Friday, December 02, 2005

Public Prayer Again

Once again, prayer in the name of Jesus is being prohibited in public addresses on secular occasions. This time it's in the Indiana House of Representatives.

For the facts (which hardly matter as they're always the same) here's the Indianapolis Star, here's the Baptist take (HT to Bunnie Diehl), and here's a secular Hoosier blogger (old post, newer post, newest post).

Why are we stuck on stupid?

This point of constitutional interpretation is settled, people -- prayer in the name of Jesus is considered sectarian and hence is disallowed on government-sponsored occasions. If a city hall or a state legislature still allows prayers in the name of Jesus, it's just because the ACLU hasn't had time to sue them yet. If a daring pastor "steps out in faith" to "challenge the powers and principalities" with a "Spirit-filled witness," as the Rev. Clarence Brown proudly did, then he'll just give the ACLU that much better a chance to squeeze a little more of Christianity out of the public square.

Live with that fact or else think of ways to change the constitutional interpretation. And that involves having thinking through the issues before hand.

Living with this interpretation, simply accepting that in a religiously plural society we can't open public meetings with prayer -- well that has the benefit of simplicity, and I can live with that, if I have to. But it is of course a further force of secularization, of the "separation of church and life" as Mark Shea puts it.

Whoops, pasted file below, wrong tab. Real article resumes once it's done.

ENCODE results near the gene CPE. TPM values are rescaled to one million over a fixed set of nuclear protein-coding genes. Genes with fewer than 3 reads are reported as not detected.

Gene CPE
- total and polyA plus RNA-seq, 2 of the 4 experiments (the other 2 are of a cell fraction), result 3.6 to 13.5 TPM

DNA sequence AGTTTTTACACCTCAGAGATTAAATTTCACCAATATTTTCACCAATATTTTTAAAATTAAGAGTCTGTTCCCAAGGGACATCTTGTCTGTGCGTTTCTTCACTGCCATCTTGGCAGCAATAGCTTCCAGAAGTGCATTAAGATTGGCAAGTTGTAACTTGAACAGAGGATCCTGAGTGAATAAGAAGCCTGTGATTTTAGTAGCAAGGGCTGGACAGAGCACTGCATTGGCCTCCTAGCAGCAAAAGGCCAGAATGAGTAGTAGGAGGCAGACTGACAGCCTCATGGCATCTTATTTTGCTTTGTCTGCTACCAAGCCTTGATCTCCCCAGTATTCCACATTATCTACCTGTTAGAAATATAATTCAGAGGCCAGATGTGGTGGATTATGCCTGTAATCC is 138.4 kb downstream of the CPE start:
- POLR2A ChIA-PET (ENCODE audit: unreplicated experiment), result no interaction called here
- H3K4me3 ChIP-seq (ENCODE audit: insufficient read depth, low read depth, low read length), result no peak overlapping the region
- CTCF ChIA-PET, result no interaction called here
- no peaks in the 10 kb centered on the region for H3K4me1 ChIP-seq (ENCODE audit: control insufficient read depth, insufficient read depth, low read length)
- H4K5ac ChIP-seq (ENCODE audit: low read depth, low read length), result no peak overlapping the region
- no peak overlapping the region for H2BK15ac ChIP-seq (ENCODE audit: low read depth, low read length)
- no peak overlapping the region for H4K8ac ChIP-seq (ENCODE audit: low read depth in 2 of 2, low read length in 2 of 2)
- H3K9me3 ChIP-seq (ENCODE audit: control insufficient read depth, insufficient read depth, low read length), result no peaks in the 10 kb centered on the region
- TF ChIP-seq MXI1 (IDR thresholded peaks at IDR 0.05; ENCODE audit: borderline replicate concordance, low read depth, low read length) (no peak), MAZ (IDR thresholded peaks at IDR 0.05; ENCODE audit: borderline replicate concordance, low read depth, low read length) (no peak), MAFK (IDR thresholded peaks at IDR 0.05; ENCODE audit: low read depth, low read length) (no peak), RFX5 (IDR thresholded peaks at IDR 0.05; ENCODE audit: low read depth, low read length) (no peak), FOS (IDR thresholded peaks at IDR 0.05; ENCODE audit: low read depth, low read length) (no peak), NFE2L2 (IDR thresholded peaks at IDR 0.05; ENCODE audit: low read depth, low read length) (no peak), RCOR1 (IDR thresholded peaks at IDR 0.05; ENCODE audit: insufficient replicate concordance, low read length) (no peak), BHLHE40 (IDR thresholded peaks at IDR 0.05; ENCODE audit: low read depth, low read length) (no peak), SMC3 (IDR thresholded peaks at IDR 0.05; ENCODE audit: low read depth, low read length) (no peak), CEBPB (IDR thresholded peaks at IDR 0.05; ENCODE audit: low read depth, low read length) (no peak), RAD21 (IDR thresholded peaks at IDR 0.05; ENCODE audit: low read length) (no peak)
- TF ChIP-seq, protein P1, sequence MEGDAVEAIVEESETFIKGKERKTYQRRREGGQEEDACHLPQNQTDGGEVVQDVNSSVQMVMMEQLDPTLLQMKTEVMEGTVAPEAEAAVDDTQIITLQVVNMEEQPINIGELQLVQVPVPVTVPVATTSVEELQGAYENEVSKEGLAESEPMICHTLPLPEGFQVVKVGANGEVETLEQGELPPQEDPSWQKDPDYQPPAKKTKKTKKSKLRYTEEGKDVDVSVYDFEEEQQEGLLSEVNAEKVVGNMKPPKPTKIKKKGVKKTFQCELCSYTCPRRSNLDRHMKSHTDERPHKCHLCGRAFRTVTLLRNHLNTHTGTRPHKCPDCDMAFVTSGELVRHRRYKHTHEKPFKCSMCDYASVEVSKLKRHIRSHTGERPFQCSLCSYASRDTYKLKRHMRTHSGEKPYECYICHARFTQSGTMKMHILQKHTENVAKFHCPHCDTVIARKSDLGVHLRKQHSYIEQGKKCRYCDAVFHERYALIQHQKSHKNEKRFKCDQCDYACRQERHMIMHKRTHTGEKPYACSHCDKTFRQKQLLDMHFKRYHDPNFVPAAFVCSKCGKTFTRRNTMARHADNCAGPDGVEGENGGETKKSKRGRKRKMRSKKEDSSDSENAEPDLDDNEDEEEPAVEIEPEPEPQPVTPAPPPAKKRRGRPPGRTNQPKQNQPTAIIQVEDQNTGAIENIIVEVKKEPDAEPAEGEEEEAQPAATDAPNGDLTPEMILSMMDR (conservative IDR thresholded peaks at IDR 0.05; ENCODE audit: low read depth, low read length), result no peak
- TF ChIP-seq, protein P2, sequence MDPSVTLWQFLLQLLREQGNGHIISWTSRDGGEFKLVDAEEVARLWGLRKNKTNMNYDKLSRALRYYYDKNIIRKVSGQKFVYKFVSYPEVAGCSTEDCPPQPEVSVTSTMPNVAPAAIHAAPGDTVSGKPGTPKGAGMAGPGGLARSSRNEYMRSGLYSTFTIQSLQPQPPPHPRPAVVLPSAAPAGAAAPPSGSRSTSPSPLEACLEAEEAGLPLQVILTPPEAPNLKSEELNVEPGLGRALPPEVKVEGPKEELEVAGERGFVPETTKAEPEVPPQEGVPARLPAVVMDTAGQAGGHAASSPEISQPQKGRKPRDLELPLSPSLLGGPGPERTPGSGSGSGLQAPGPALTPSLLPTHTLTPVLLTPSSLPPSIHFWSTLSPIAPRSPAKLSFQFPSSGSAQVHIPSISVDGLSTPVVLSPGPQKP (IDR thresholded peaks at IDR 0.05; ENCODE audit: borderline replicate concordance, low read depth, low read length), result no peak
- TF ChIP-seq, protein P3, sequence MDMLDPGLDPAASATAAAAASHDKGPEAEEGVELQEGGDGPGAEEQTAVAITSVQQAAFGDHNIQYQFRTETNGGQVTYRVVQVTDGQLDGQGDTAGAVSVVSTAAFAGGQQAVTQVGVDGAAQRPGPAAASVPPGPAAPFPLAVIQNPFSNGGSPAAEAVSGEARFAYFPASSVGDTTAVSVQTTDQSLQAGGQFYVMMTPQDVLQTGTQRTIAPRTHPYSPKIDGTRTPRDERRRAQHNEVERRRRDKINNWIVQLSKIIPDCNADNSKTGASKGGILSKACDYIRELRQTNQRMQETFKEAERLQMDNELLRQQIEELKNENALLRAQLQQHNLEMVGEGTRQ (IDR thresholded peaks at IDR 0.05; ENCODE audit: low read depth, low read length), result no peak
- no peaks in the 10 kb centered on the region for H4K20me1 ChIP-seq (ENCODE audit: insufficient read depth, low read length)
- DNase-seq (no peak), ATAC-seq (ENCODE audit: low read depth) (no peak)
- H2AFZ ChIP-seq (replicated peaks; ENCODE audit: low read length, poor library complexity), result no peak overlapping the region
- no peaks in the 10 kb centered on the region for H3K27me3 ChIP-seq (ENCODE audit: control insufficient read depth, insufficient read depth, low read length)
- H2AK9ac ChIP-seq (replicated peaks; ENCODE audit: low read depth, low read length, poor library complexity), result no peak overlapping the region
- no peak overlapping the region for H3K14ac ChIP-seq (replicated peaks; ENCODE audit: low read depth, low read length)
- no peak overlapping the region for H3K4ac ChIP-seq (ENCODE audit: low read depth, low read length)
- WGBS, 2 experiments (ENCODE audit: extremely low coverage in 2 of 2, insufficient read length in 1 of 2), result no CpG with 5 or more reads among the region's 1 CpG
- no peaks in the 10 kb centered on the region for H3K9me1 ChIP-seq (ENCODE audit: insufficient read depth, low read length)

Now let's think: if prayer in the name of Jesus was banned, and all Christians believed prayer in the name of Jesus is an essential component of Christian prayer (as they should -- John 16:24), then this decision would essentially mean, only Christian clergy are prohibited from opening government sessions with prayer. Rabbis can, imams can, sadhus can, and lamas can, but pastors can't. This result is clearly discriminatory (not to mention ridiculous -- since the number of Indiana legislators who regularly use the spiritual services of clergy on the above list could probably be numbered on the fingers of one hand). So clearly there must be a problem built into the "non-sectarian" test.

So what's the problem?

The problem is in mis-identifying what is simply a context-marker of where the clergyman's prayer is coming from as somehow designating some kind of proselytization.

Let's compare two things: a Christian pastor praying in the name of Jesus and a Jewish rabbi praying with a yarmulka on. The pastor's verbal formula and the rabbi's yarmulka are both context-markers that the customs of their respective religions impose on the practice of prayer. A pastor ending a prayer in the name of Jesus is not "imposing" Christianity on the hearers any more than a rabbi wearing a yarmulke in a prayer or benediction is imposing Judaism on me. When a Jew hears a man praying in the name of Jesus, by that simple fact he knows this prayer is predicated on Jesus being the Son of God and to that extent it "excludes" him. But when I see a rabbi praying with a yarmulka, by that simple fact I know his prayer is predicated on the Trinity and the Incarnation being false. To that extent it "excludes" me. But of course, both are simply praying to the God prescribed by their traditions and beliefs.